Putin spokesman: Biden comment in Poland a ‘personal insult’
Russian President Vladimir Putin’s chief spokesperson Dmitry Peskov said that President Biden’s comments about Putin over the weekend, in which he said the Russian leader “cannot remain in power,” were a “personal insult.”
Peskov, who is also Putin’s deputy chief of staff, told PBS on Monday that Biden’s comments were “alarming.”
“First of all, it’s — first of all, it is personal insult. And one can hardly imagine a place for personal insult in rhetorics of a political leader, and especially a political leader of the greatest country in the world, of the United States,” he said.
“So, we’re really sorry about that. And his statement involves whether Putin should not or should be in power in Russia. Of course, it is completely unacceptable. It is not for the United States’ president to decide who is going to be and who is the president of the Russian Federation. It is people of Russia who are deciding during the election,” he added.
Peskov said that Russia has “no doubt that all the objectives of our special military operation in Ukraine will be completed.”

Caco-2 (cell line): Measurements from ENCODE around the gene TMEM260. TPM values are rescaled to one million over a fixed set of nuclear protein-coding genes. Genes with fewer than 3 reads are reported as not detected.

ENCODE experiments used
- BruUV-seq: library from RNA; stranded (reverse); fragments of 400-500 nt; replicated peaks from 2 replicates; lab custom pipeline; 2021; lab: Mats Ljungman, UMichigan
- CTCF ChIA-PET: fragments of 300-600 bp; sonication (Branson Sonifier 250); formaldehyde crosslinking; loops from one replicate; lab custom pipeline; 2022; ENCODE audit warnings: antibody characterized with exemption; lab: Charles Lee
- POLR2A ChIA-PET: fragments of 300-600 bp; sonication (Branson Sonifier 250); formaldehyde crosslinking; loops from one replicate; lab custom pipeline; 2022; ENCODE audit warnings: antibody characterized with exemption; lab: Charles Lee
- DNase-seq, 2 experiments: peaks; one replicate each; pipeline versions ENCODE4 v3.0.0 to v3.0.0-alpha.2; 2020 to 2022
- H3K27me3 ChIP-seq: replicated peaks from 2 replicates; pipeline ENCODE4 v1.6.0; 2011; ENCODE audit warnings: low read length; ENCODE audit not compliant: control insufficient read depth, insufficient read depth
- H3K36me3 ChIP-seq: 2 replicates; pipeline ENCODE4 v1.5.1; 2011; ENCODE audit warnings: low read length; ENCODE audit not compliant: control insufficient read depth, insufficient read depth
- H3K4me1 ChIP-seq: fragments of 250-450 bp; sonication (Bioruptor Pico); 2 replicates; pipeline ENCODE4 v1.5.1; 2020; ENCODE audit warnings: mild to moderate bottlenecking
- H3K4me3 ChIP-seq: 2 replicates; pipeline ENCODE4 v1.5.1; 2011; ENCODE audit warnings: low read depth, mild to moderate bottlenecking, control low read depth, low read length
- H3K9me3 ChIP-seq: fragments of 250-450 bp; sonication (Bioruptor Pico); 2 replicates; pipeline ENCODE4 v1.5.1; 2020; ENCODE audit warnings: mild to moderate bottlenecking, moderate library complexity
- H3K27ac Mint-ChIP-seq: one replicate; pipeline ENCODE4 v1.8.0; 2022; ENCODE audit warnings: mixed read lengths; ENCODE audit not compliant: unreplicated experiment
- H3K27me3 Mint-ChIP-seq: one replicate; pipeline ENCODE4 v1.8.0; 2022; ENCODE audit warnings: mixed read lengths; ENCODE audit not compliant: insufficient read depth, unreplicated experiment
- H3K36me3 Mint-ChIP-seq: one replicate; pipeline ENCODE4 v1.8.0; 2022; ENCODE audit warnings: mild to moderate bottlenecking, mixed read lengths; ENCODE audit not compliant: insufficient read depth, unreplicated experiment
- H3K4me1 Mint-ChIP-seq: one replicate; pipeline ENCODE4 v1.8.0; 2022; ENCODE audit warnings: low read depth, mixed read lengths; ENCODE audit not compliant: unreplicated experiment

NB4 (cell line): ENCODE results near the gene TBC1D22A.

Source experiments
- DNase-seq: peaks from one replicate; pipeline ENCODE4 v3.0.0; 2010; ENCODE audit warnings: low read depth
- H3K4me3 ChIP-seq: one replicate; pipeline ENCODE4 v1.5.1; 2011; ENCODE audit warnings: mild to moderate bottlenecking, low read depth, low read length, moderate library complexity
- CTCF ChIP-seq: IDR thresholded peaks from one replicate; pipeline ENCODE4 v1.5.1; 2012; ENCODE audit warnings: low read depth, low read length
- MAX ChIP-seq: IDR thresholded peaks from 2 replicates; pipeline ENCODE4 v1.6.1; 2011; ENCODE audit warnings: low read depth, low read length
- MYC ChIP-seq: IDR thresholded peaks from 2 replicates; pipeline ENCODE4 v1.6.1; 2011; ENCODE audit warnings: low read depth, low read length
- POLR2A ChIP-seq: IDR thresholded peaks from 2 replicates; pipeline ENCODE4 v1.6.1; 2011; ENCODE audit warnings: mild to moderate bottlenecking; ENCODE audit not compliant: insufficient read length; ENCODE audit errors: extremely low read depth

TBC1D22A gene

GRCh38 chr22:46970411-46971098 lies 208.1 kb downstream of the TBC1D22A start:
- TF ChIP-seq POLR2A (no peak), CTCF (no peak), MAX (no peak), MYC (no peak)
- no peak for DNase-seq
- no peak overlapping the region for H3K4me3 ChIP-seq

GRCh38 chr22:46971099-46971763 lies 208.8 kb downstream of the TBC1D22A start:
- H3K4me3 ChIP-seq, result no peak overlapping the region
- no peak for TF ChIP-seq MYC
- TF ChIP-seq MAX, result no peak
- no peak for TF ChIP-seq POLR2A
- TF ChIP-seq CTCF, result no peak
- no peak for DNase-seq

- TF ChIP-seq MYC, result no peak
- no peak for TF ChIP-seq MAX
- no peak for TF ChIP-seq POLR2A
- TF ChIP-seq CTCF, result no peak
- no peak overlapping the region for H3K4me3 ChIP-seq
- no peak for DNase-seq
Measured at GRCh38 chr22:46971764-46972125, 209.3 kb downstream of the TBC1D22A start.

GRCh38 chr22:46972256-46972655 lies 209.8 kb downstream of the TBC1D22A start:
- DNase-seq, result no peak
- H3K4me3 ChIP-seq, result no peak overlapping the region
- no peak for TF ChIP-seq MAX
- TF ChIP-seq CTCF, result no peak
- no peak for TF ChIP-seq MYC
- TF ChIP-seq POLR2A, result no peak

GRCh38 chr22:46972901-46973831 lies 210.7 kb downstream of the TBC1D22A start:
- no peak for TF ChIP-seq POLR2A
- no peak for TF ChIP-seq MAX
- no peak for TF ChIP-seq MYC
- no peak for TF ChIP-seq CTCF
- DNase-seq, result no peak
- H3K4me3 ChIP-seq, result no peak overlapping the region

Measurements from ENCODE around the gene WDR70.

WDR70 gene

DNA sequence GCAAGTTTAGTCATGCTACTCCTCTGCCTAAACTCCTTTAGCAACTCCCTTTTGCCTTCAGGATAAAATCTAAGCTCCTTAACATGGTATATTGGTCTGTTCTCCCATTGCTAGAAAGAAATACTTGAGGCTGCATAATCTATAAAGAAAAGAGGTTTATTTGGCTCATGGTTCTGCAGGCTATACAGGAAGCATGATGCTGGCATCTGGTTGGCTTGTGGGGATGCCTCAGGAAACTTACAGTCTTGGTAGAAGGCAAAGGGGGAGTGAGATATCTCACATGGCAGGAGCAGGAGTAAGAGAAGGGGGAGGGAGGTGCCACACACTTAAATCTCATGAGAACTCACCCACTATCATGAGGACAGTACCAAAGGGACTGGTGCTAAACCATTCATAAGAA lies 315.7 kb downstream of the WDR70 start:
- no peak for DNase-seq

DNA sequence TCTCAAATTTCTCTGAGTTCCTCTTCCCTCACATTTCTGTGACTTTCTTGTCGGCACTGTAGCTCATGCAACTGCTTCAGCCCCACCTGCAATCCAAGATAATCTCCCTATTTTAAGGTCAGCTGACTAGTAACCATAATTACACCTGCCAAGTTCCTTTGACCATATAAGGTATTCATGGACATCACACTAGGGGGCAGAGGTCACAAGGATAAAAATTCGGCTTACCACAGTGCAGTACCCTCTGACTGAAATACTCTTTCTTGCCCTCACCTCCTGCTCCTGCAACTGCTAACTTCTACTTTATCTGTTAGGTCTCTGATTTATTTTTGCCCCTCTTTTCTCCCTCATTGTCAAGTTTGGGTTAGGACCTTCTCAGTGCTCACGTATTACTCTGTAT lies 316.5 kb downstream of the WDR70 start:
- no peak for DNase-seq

He highlighted Putin’s Feb. 24 speech ordering the “special military operation” in Ukraine and emphasized that in his remarks, the Russian leader had warned foreign governments not to interfere in the affairs between Ukraine and Russia.
“He was very strict in his warning, and he was quite tough on that. And I think that everyone understands what he meant,” Peskov said.
When pressed to answer whether that means Putin suggested he would use nuclear weapons if a third party got involved in the conflict, Peskov told PBS’s Ryan Chilcote, “No, I don’t think so. I don’t think so.”
However, he added that Putin was “quite bold in saying that, do not interfere.”
He said that Russia would then “have all the possibilities to prevent that and to punish all those who are going to interfere.”
At the end of a speech in Warsaw, Poland, on Saturday, Biden said, “for God’s sake, this man cannot remain in power,” which was widely interpreted as meaning Putin should be removed from his position atop Russia’s government.
The White House immediately attempted to walk back Biden’s comment, saying that the president meant to convey that Putin “cannot be allowed to exercise power over his neighbors or the region” and was not discussing “regime change.”
Peskov’s comments came the same day Biden downplayed the risk of upending diplomatic relations with Russia or giving Putin fodder to escalate his attacks, while delivering his administration’s budget proposal on Monday.
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